Despite the apparent claim to eternity, tastes change: as with other league tables, composers can be promoted or demoted over time. This can be entertaining; to Nettl’s instances from the USA, we might add the list of names at the Concertgebouw, where

around the balcony and ceiling of each are inscribed the names of the great composers, perceived from an earlier Dutch perspective: Wagenaar beside Tchaikovsky, Dopper next to Debussy, and Rontgen alongside Richard Strauss, while in the small hall Rubinstein and Hiller rub shoulders with Mozart and Beethoven.

Suggesting that the Mozart–Beethoven axis reflects the dualism of modern Western thought (genius and labour, light and heavy, Zeus and Prometheus), he notes that as in other pantheons, lesser deities have their distinct personalities too.

As in The study of ethnomusicology, Nettl explores the nature and role of genius. He discusses myths central to cultures, from the supernatural beaver of the Blackfoot to those of Mozart and Beethoven. He explores the notion of greatness—large orchestral performances of great works by great composers; and costume (“tuxedos, blazers, turtlenecks, robes, dhotis, Elizabethan garb, T-shirts with holes, leather jackets”) as an indicator of musical hierarchies:

Uniform accomplishes the depersonalization of the individual, giving the orchestra a faceless quality that is exacerbated by requirements of such uniform behaviour as bowing. […] Your uniform tells people what you do, and musical uniforms tell what kind of music musicians “do”.

He is alert to gender:

It is indicative of gender roles in American society that these uniforms derive principally from men’s dress, that there is less difference among their various female versions, and that women sometimes simply use the men’s versions of uniforms.

and always takes a broad view:

The tendency of musicians in Western culture to wear clothes different from their everyday attire contrasts with the custom of Plains Indian powwow singers, who wear precisely and determinedly what they might wear at other times—jeans, T-shirts, and farmers’ caps—despite the clearly special nature of musical performance. Perhaps they do so because virtually all others present—the dancers—are in costume, and the singers wish to separate themselves from them.

The symphony orchestra may be seen as a metaphor of industrial factory, political organization, and colonial empire. The concert master is “a kind of factory foreman keeping things in shape for the management”, while the conductor, with a “baton” of military origin, is the general:

he gets credits for victories, is listed on the album cover, takes bows, but is not heard and so risks little. […] The occupants of the first chairs are officers who have a certain amount of authority over their trrops, whose main task is to march—that is, bow and finger—in unison, mainly for the appearance of discipline. There is little democratic discussion. […] Conductors are often permitted or even expected to be eccentric; sport long hair, strange dress, and a foreign accent; and lead a strange life.

He enjoys reiterating the metaphor:

If the orchestra is a kind of factory or plantation for producing great music or an army for exhibiting perfection on the parade ground, it is principally in the service of the great masters.

Nettl unpacks the major role of notation in the culture, and the strange notion of “reading” music:

Having perhaps forgotten that they learned their first songs by hearing them, many of the denizens cannot conceive of a musical culture that does not use notation, and until recently my colleagues were inclined to marvel at my account of Indian musicians’ improvising interestingly for an hour, or Blackfoot Indians’ maintaining a repertory of hundreds of songs, keeping them separate and knowning which go where in rituals, without any visual mnemonics.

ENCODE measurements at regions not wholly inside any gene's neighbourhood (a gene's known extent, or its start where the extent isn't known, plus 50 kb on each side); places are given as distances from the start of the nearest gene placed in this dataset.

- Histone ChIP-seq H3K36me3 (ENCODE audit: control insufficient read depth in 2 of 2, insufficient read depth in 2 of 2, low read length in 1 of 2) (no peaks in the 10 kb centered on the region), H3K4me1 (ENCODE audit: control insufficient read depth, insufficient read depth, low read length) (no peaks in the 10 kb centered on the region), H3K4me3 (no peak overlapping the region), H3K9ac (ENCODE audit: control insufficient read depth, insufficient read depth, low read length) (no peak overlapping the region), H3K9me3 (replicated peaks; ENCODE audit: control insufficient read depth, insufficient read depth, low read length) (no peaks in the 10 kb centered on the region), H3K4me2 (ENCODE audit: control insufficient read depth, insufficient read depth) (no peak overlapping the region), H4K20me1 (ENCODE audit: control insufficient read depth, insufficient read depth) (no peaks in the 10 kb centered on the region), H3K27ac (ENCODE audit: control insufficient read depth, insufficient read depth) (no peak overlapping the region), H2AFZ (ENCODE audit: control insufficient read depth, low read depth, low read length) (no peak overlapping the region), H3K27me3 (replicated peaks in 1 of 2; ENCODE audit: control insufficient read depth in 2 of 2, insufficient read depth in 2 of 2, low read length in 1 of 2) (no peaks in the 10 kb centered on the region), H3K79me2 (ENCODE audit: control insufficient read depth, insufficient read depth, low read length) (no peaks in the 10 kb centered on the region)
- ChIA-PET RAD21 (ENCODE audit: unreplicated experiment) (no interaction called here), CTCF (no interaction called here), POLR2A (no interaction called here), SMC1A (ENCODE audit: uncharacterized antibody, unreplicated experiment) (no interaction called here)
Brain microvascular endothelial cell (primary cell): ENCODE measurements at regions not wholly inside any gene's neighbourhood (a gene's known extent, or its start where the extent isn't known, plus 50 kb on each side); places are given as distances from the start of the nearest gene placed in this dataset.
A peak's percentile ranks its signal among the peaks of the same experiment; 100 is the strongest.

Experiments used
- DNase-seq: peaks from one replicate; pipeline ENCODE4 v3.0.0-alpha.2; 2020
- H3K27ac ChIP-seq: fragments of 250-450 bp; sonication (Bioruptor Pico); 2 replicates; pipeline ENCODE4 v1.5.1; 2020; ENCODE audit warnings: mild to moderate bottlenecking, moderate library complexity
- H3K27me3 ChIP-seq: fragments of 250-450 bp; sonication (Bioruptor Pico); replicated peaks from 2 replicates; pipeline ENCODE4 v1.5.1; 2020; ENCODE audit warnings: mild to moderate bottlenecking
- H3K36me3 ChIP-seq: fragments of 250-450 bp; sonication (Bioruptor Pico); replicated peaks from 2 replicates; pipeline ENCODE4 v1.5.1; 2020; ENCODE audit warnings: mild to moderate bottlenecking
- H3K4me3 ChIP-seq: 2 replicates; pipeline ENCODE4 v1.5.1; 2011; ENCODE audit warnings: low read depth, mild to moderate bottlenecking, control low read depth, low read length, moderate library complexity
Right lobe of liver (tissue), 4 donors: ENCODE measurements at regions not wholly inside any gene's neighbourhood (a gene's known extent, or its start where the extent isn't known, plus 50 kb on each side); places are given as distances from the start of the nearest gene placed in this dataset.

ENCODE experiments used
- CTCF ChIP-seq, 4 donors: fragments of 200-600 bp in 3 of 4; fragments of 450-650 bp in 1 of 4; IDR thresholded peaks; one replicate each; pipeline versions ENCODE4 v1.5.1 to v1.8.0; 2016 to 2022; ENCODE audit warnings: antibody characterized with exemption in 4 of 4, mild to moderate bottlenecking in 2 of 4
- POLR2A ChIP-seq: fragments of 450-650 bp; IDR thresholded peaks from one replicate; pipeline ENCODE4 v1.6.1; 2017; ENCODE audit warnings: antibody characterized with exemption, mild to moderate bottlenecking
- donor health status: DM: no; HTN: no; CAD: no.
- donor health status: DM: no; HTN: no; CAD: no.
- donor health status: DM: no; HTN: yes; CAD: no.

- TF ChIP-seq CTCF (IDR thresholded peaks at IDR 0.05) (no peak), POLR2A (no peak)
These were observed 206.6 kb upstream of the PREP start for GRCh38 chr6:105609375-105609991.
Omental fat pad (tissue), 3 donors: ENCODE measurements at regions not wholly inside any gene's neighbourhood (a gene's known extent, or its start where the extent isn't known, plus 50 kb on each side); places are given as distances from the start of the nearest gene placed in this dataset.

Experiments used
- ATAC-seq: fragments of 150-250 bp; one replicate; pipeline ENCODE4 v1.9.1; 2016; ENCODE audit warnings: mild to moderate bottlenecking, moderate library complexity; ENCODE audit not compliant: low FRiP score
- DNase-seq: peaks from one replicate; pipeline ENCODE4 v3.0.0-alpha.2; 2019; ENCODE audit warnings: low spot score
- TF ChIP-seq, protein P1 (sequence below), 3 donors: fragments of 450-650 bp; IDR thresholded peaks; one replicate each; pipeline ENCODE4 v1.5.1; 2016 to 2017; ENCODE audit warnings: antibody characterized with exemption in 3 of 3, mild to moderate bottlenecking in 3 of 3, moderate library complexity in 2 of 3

Notation is a meta-language:

Various musicians can communicate with each other and play in the same orchestra, even when they do not share a language. It is also a separating device in the sense that it enables individual musicians in orchestras or bands to play their parts without knowing what sounds will emerge or how the entire work sounds.

He wonders what it is that is transmitted:

We should ascertain whether a performer is required to play a piece exactly as he or she learns it, whether changes are permitted, whether there are interpretive choices, or even whether there is the requirement that a piece be altered every time it is rendered. The cultures of the world vary greatly in their answers to these questions.

He discusses the changing structures of concert programming, again comparing other cultures:

In a concert of the classical music of South India, the multi-sectioned improvised number called ragam-tanam-pallavi begins just after the midpoint, although there is actually no intermission. In Persian classical music, the conceptually central and most prestigious section, the improvised Āvāz, appears in the very centre of the full-blown performance.

He ends the chapter provocatively:

In this system of Western culture that produces wonderful music, what are the principles and values that are expressed and that underlie it? Here are intriguing concepts such as genius, discipline, efficiency, the hierarchical pyramid of musics and composers, the musician as stranger and outsider, the wonders of complexity, the stimulus of innovation, and music as a great thing with metaphorical extensions. But we are also forced to suggest dictatorship, conformity, a rigid class structure, overspecialization, and a love of mere bigness are all explicitly or by implication extolled. One may counter that the analysis is faulty, that instead of conformity there is cooperation, instead of authoritarians there are leaders. Or argue that the kind of social structure described, for all its undesirable aspects, is essential for the proper performance of music by the great masters, that in order for music of such an incredibly elite character as that of Mozart’s or Beethoven’s to be created and performed one must simply sacrifice independence and personal opinion, must undertake an incredible amount of discipline and accept dictates of an elite wherever they lead.